Rounds are played -- each round with the same number of concentric

circles -- so that each player plays the divider the same number of

times. Players also switch the order they play on each round, so that

each player plays in any given order the same number of times as every

other player does.

Scores are added from the rounds, and the player with the greatest

number of points wins, of course.

Thanks,

Leroy Quet

PS:

Clarification: Either, players should be banned from drawing their

lines to coincide with dividing

line segments, or if a game line and a dividing line segment coincide

then the player drawing the game line should not be able to fill in

either segment on the two sides of the dividing line-segment.

(The players can chose which game-rule they chose.)

### Slice And Fill

Another game from Leroy Quet Inc.:

Start with an n-by-n grid either on graph paper or drawn carefully. I

suggest a relatively small n as far as my games usually go, about 4 to

11.

This game is for two players, each player with a pen/pencil of a

different color than his/her opponent's.

On each move, a player must first take one action (see below), and may

take a second action as well.

First, on her/his move, a player MUST fill an empty section of the

grid entirely, where the section is defined by* the lines of the grid

and/or by straight line-segments drawn by players (see below -- a

section may be a square, or it may be a polygon which is a subset of a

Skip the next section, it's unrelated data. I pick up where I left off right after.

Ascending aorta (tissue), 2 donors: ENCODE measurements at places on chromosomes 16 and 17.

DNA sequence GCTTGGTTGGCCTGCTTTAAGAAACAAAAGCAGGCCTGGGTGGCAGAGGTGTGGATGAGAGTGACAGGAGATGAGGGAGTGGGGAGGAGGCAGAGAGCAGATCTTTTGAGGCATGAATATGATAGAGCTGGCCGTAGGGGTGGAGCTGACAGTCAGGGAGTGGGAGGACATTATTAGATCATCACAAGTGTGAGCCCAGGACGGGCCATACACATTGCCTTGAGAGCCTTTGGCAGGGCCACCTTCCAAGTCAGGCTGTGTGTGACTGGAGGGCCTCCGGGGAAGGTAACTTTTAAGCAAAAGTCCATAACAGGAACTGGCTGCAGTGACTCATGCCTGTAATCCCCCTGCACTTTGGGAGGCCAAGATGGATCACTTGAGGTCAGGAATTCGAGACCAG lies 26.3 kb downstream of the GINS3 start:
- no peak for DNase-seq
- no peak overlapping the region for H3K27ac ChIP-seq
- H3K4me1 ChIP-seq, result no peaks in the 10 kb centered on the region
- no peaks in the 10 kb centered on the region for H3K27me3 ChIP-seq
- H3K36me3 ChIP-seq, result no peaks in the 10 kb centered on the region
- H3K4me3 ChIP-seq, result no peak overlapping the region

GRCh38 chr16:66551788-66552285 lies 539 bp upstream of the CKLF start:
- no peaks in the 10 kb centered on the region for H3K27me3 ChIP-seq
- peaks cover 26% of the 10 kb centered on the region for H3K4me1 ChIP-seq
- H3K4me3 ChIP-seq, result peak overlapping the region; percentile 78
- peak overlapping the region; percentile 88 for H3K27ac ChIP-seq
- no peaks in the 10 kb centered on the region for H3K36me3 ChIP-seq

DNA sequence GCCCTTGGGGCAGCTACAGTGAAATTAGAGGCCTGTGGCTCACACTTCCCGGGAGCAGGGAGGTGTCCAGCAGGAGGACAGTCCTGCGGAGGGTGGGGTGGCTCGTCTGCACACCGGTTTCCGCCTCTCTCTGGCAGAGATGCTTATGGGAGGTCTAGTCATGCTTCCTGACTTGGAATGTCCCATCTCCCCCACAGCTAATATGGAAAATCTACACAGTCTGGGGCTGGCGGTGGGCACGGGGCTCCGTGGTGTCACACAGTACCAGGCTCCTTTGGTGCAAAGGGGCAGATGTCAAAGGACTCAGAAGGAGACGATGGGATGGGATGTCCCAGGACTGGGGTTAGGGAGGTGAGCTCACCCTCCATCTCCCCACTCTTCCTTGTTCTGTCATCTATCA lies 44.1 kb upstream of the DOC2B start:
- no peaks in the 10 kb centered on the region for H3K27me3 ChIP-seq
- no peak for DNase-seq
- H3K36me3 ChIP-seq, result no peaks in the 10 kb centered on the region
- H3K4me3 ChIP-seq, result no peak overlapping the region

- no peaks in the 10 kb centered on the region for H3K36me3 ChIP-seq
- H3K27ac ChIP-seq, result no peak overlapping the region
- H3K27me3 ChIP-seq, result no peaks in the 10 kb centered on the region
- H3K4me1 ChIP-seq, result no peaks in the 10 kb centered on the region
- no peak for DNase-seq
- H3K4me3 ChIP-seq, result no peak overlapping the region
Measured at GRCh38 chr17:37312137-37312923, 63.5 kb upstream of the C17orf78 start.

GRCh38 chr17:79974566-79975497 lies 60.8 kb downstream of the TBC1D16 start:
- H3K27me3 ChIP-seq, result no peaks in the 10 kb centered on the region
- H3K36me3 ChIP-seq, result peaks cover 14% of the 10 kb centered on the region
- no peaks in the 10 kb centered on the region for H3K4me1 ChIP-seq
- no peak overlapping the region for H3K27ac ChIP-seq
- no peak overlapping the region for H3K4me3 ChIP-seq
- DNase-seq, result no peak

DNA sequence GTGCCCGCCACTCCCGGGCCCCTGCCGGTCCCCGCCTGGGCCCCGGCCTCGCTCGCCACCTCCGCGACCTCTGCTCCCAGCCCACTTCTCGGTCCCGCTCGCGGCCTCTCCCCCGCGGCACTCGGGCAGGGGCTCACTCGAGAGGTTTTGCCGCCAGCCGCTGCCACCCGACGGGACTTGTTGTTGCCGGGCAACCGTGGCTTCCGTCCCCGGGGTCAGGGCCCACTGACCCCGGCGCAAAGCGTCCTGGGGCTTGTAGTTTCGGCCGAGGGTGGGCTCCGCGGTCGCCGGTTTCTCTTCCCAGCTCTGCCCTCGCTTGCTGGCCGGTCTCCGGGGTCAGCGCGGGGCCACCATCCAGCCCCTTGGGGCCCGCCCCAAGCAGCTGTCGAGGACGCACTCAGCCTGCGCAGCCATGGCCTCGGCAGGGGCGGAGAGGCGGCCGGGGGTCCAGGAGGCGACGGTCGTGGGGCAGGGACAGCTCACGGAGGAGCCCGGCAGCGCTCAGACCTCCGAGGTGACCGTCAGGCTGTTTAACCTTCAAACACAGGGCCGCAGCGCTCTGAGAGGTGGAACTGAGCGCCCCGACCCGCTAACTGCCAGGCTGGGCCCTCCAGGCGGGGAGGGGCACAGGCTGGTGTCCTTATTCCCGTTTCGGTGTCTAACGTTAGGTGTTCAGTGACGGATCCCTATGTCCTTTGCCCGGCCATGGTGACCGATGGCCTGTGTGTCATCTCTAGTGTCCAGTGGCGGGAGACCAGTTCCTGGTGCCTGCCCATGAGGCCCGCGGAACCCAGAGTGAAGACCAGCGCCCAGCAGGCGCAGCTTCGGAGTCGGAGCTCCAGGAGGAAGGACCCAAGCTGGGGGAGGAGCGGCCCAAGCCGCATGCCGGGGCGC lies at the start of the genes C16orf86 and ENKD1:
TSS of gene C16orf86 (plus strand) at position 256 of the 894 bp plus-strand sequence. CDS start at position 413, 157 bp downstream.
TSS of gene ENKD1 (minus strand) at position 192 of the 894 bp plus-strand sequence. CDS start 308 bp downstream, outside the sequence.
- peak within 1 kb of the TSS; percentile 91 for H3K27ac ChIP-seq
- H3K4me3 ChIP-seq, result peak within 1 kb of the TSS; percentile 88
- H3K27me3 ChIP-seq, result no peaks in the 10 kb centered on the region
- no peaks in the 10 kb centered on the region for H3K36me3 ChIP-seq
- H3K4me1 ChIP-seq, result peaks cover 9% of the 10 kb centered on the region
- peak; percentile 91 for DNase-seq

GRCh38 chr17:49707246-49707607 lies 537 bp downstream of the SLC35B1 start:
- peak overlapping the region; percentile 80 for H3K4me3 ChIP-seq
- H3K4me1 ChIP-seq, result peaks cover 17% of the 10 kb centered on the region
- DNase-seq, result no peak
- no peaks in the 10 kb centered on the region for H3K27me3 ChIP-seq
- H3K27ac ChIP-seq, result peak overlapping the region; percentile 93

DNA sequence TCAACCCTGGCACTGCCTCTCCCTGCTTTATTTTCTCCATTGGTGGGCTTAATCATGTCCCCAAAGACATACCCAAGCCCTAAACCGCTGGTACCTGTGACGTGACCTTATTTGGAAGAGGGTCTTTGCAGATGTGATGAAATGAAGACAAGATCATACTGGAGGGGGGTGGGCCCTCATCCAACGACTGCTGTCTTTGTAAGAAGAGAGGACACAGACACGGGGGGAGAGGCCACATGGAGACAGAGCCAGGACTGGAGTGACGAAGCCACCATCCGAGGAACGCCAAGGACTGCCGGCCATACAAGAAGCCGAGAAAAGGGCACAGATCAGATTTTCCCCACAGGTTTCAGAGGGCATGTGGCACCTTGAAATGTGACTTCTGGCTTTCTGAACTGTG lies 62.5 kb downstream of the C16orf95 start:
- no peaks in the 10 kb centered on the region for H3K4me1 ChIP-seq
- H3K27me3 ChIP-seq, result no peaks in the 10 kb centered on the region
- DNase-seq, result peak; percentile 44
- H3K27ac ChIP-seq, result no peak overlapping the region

square).

*[By "where the section is defined by...", I mean "where the section is

BORDERED by" the lines of the grid

and/or by straight line-segments drawn by players.

There are no internal line-segments within any given "section" (at

least until lines are added later in the game, crossing the section

and subdividing the section into plural sections). ]

Unless this is the first move by a player or in case of some

other circumstances (see below), then the player must fill in a

section that is adjacent to the last section filled in by the same

player. (By "adjacent", the new section must be a previously unfilled

section that touches the player's last filled-in section along a line,

and not just touching at a point.)

Second, a player MAY on his/her move, after filling in a section,

connect any two vertices of the grid with a straight line-segment

(drawn carefully) (The vertices at the endpoints of any line-segment

must be contained within the n-by-n grid, possibly being on the grid's

border. Line segments may be diagonal, of course.) The line segment

may not cross another line segment previously drawn by either player

as part of the game. But line segments can cross grid-lines and cross

previously filled-in sections.

If a player fills in a section that is adjacent (touching along a

line, not just at a point) to a section previously filled in by the

player's opponent, a "point" is given to the player. (I put "point" in

quotes, because the goal of the game is to get as FEW points as

possible.)

Also, if a player has just filled in a section that is adjacent to a

section previously filled in by the player's opponent, then the player

may fill in any empty section of the grid on her/his next move,

starting a new path of adjoining sections.

The previous paragraph tells one situation where a player can fill any

section of the grid, not necessarily a section next to the section